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Partial volume correction in arterial spin labeling perfusion MRI: A method to disentangle anatomy from physiology or an analysis step too far?

 
: Chappell, M.A.; McConnell, F.A.K.; Golay, X.; Günther, M.; Hernandez-Tamames, J.A.; Osch, M.J. van; Asllani, I.

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Fulltext ()

NeuroImage 238 (2021), Art. 118236, 8 pp.
ISSN: 1053-8119
ISSN: 1095-9572
English
Journal Article, Electronic Publication
Fraunhofer MEVIS ()

Abstract
The mismatch in the spatial resolution of Arterial Spin Labeling (ASL) MRI perfusion images and the anatomy of functionally distinct tissues in the brain leads to a partial volume effect (PVE), which in turn confounds the estimation of perfusion into a specific tissue of interest such as gray or white matter. This confound occurs because the image voxels contain a mixture of tissues with disparate perfusion properties, leading to estimated perfusion values that reflect primarily the volume proportions of tissues in the voxel rather than the perfusion of any particular tissue of interest within that volume. It is already recognized that PVE influences studies of brain perfusion, and that its effect might be even more evident in studies where changes in perfusion are co-incident with alterations in brain structure, such as studies involving a comparison between an atrophic patient population vs control subjects, or studies comparing subjects over a wide range of ages. However, the application of PVE correction (PVEc) is currently limited and the employed methodologies remain inconsistent. In this article, we outline the influence of PVE in ASL measurements of perfusion, explain the main principles of PVEc, and provide a critique of the current state of the art for the use of such methods. Furthermore, we examine the current use of PVEc in perfusion studies and whether there is evidence to support its wider adoption. We conclude that there is sound theoretical motivation for the use of PVEc alongside conventional, ‘uncorrected’, images, and encourage such combined reporting. Methods for PVEc are now available within standard neuroimaging toolboxes, which makes our recommendation straightforward to implement. However, there is still more work to be done to establish the value of PVEc as well as the efficacy and robustness of existing PVEc methods.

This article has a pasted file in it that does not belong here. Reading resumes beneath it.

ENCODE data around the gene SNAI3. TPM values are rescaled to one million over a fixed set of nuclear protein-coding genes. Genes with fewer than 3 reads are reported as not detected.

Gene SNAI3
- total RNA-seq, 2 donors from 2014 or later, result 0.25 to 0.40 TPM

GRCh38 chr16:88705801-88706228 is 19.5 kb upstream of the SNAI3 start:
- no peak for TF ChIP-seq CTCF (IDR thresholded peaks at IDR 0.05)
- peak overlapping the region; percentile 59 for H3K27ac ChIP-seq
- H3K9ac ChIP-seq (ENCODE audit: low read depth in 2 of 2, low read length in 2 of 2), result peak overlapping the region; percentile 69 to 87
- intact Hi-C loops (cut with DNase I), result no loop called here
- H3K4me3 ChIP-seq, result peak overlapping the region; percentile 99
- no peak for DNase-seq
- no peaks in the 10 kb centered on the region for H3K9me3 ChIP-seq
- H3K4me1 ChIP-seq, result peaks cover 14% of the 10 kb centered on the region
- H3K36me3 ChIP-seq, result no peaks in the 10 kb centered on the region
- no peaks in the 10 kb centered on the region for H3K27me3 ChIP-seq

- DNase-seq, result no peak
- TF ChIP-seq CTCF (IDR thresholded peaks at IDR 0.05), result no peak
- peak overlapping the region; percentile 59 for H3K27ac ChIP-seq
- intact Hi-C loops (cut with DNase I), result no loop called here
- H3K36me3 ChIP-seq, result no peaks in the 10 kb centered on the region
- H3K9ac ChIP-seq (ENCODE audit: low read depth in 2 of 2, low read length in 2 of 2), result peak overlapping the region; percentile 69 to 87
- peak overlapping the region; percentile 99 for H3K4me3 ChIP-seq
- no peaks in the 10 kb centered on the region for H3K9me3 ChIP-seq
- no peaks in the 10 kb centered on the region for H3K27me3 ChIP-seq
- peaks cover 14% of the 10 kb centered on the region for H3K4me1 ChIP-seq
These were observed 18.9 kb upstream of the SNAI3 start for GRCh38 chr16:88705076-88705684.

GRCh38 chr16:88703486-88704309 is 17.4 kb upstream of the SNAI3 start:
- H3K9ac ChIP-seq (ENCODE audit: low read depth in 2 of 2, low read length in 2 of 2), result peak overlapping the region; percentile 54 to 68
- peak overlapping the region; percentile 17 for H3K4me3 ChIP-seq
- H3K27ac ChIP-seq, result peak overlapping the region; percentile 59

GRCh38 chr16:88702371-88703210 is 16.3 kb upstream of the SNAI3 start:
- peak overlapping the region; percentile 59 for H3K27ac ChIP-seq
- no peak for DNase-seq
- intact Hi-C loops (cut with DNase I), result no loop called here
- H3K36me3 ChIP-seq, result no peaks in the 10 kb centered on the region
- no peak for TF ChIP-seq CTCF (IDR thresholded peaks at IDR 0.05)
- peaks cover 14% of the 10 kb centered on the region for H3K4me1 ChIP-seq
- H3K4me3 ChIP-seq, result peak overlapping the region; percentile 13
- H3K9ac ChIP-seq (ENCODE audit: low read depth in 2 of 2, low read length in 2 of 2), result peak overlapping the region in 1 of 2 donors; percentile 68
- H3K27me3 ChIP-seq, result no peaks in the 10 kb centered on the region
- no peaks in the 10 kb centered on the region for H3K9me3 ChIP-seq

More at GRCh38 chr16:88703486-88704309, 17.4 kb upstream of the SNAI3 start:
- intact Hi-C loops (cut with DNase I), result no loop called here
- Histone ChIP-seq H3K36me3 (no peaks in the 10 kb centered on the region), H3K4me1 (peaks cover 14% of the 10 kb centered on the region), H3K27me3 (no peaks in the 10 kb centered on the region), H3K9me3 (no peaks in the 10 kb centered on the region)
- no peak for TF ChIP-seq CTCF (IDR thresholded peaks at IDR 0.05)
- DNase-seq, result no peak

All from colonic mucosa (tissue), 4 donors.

: http://publica.fraunhofer.de/documents/N-641729.html